Vishakha: In those times, our Calcutta temple had many problems. For instance, the temple was not very clean. The city of Calcutta itself is not clean, and unfortunately that uncleanliness infiltrated into the temple. Also, the prasadam was substandard, the devotees' health was not good, and there was tension between the men and the women. Besides all that, there was a sannyasi in the Calcutta temple that was very particular about how the various instruments were played during kirtan. If he didn't like the way an instrument was being played, he would walk up to the devotee playing it and say "Give me that thing," and forcibly take it away from the person. Perhaps because of these problems and because of being away from their own culture, the Western devotees fought amongst themselves regularly, which was yet another problem.

In those days to go from the temple office to the prasadam area, which was on the veranda, one had to walk through the temple room. One of my early memories is of the GBC and the temple president walking through the temple room arguing with each other. Such was the temple atmosphere.

During my stay at this time I was regularly thinking, "I don't need this in my life. I have other things to do. I have a life to live." What stopped me from leaving the temple for good was a mantra. Not the maha-mantra, but the mantra, "Prabhupada is coming. Prabhupada is coming. You can't leave now. He will be here very soon." Day by day I was hanging on by a thin thread. Then finally in October 1971, Prabhupada came.

Prabhupada immediately assessed the situation and called for an istagosthi. Everyone in the temple went to his room. To this day when I go into Prabhupada's room in the Calcutta temple – it's now the office of the temple president – I still remember that istagosthi and where Prabhupada sat and where all the devotees sat and where I sat. Prabhupada gave a most deeply inspiring talk. I'd never been so affected by someone's talk as I was on that day. It wasn't taped, and I didn't take notes, but basically he spoke about tolerance, friendship among devotees, enthusiasm, patience, and transcending problems. At one point he gave an example from his own life. He said that when he came to New York, he was staying with someone who kept meat in his refrigerator. He said the word meat with such disgust that it made me realize for the first time how austere that must have been for him, for a person of such caliber. When I walked out of the room after the istagosthi was over, I felt physically lighter, as if a burden had been lifted from me. By his transcendental words, Prabhupada transformed my consciousness.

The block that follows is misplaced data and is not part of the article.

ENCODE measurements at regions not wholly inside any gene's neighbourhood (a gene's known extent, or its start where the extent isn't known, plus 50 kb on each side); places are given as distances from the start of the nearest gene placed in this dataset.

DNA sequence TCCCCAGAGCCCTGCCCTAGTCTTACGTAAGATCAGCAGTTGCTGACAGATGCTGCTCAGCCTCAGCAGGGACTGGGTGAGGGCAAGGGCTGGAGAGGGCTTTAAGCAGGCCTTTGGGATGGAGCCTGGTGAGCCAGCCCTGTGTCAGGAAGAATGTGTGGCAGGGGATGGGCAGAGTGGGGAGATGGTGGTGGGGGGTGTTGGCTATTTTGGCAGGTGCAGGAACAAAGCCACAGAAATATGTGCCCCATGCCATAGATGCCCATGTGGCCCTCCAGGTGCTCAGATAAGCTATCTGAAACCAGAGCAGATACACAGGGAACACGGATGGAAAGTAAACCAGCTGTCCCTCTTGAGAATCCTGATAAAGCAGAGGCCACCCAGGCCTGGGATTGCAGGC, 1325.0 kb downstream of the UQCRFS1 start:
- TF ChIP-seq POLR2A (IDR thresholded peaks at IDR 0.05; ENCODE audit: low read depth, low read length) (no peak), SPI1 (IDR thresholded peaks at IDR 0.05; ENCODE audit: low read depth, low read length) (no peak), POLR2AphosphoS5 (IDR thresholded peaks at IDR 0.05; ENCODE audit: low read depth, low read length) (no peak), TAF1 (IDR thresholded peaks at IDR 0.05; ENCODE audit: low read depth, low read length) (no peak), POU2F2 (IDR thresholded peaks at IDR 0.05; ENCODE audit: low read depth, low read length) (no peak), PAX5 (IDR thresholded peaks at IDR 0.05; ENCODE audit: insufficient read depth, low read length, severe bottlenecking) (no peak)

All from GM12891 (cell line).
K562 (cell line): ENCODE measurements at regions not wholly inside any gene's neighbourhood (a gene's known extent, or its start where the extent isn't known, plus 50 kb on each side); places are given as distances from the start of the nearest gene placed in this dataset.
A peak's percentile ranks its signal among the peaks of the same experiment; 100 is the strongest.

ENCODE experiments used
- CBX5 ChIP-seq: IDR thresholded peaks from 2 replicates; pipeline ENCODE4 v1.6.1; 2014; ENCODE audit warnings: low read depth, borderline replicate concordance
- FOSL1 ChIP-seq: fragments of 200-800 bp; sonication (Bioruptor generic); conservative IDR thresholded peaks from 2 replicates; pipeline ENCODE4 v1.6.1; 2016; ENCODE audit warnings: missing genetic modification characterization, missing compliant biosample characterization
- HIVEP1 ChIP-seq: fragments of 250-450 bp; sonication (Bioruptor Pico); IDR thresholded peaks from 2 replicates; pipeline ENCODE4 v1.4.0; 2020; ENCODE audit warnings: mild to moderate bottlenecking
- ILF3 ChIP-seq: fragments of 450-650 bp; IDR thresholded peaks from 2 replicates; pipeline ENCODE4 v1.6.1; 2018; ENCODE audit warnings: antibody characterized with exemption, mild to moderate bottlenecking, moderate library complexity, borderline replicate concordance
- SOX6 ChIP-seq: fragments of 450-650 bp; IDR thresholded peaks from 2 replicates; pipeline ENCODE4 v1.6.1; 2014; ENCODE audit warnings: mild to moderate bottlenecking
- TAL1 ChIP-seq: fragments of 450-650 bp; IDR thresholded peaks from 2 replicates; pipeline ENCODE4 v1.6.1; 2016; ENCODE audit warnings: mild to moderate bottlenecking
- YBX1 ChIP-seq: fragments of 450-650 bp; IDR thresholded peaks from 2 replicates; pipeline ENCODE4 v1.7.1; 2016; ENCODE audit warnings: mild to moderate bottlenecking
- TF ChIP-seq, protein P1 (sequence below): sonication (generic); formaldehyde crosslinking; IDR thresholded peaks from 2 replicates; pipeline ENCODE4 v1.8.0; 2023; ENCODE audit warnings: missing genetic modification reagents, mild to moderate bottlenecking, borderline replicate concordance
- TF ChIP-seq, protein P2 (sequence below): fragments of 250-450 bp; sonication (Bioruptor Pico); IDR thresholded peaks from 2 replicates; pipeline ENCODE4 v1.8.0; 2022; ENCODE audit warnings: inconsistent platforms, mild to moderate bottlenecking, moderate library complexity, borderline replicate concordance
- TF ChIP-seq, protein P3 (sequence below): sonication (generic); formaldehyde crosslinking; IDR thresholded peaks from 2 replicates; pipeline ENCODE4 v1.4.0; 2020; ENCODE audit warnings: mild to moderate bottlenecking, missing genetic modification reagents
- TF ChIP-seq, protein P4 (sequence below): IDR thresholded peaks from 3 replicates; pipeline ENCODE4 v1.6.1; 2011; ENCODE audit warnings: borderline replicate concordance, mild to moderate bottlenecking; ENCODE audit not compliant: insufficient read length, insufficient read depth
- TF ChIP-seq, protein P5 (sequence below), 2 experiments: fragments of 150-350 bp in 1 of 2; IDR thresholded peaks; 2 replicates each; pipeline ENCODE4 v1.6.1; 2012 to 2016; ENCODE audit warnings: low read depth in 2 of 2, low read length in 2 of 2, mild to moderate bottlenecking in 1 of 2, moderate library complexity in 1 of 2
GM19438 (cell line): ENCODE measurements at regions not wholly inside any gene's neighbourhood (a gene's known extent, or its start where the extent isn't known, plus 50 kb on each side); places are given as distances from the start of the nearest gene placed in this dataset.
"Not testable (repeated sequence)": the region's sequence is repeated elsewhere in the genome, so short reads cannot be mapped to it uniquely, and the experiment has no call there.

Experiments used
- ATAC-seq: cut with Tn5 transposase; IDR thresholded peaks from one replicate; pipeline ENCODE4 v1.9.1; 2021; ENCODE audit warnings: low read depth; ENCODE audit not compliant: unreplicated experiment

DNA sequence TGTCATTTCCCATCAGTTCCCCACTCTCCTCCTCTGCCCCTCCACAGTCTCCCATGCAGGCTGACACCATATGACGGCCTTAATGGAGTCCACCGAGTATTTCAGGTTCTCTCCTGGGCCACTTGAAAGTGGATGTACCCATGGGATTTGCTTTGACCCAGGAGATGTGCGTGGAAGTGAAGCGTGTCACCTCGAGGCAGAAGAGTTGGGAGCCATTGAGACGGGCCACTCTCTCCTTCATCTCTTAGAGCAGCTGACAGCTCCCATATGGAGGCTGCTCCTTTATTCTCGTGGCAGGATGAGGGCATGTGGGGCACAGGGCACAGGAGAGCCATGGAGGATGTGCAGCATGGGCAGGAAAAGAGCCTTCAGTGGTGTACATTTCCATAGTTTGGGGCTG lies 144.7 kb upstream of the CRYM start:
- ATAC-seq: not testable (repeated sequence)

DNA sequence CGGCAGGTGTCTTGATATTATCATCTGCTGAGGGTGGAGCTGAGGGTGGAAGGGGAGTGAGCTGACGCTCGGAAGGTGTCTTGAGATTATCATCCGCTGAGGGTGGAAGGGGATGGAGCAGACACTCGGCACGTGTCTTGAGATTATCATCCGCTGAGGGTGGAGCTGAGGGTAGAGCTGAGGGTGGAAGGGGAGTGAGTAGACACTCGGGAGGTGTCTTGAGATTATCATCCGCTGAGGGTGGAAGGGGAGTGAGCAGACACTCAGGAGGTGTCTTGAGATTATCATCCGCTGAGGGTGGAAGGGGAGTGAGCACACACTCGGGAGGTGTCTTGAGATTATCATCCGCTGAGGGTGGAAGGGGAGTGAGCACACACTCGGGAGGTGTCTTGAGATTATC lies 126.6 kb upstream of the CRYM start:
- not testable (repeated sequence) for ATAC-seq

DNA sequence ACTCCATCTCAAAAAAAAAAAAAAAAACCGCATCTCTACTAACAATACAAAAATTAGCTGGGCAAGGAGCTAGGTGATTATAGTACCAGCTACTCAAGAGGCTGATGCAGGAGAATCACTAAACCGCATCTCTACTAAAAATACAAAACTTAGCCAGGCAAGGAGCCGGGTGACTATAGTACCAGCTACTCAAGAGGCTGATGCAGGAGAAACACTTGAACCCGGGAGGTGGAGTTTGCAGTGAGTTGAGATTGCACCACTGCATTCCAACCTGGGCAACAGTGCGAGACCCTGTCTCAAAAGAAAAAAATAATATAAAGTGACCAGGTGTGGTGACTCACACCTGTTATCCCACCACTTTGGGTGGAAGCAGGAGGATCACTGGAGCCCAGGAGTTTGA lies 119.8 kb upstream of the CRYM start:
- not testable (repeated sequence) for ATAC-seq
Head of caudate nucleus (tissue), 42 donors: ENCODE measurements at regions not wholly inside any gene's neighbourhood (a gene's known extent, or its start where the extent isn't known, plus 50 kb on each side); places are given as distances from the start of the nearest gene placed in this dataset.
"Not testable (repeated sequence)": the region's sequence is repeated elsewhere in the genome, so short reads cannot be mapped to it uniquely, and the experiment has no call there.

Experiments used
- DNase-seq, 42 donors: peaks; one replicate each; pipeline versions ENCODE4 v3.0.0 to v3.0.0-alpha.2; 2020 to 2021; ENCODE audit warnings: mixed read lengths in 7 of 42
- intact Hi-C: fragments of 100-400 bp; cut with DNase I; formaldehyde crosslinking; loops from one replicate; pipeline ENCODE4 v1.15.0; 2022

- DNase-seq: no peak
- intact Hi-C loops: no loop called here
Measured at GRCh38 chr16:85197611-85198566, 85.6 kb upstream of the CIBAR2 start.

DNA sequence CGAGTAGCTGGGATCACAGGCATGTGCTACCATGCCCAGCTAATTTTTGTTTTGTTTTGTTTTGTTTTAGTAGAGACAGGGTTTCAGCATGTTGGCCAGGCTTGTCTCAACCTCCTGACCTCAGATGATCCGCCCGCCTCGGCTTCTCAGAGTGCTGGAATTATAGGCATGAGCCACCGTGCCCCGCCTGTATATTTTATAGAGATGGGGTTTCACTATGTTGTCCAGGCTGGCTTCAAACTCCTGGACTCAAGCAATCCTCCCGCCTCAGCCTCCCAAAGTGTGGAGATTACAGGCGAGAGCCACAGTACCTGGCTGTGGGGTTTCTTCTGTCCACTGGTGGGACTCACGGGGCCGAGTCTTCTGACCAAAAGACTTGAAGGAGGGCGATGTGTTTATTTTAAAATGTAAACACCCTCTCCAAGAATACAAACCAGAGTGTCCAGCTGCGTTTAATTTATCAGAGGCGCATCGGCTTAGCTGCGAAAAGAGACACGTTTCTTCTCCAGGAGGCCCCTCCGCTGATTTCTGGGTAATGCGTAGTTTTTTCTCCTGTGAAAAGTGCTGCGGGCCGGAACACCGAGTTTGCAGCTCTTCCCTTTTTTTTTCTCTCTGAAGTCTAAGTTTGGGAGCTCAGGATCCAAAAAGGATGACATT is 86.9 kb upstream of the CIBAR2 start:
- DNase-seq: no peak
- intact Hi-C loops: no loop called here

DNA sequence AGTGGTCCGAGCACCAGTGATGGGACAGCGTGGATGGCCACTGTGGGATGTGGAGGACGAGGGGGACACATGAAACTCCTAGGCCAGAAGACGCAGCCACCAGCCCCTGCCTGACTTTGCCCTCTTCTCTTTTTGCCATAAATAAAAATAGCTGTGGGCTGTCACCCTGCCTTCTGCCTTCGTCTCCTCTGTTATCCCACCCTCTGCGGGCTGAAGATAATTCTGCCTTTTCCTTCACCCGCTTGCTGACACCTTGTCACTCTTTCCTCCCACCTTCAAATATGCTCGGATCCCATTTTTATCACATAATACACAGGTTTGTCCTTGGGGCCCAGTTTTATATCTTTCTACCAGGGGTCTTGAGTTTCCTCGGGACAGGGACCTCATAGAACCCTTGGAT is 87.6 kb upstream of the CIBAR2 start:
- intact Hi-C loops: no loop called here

Hare Krishna Hare Krishna Krishna Krishna Hare Hare

Hare Rama Hare Rama Rama Rama Hare Hare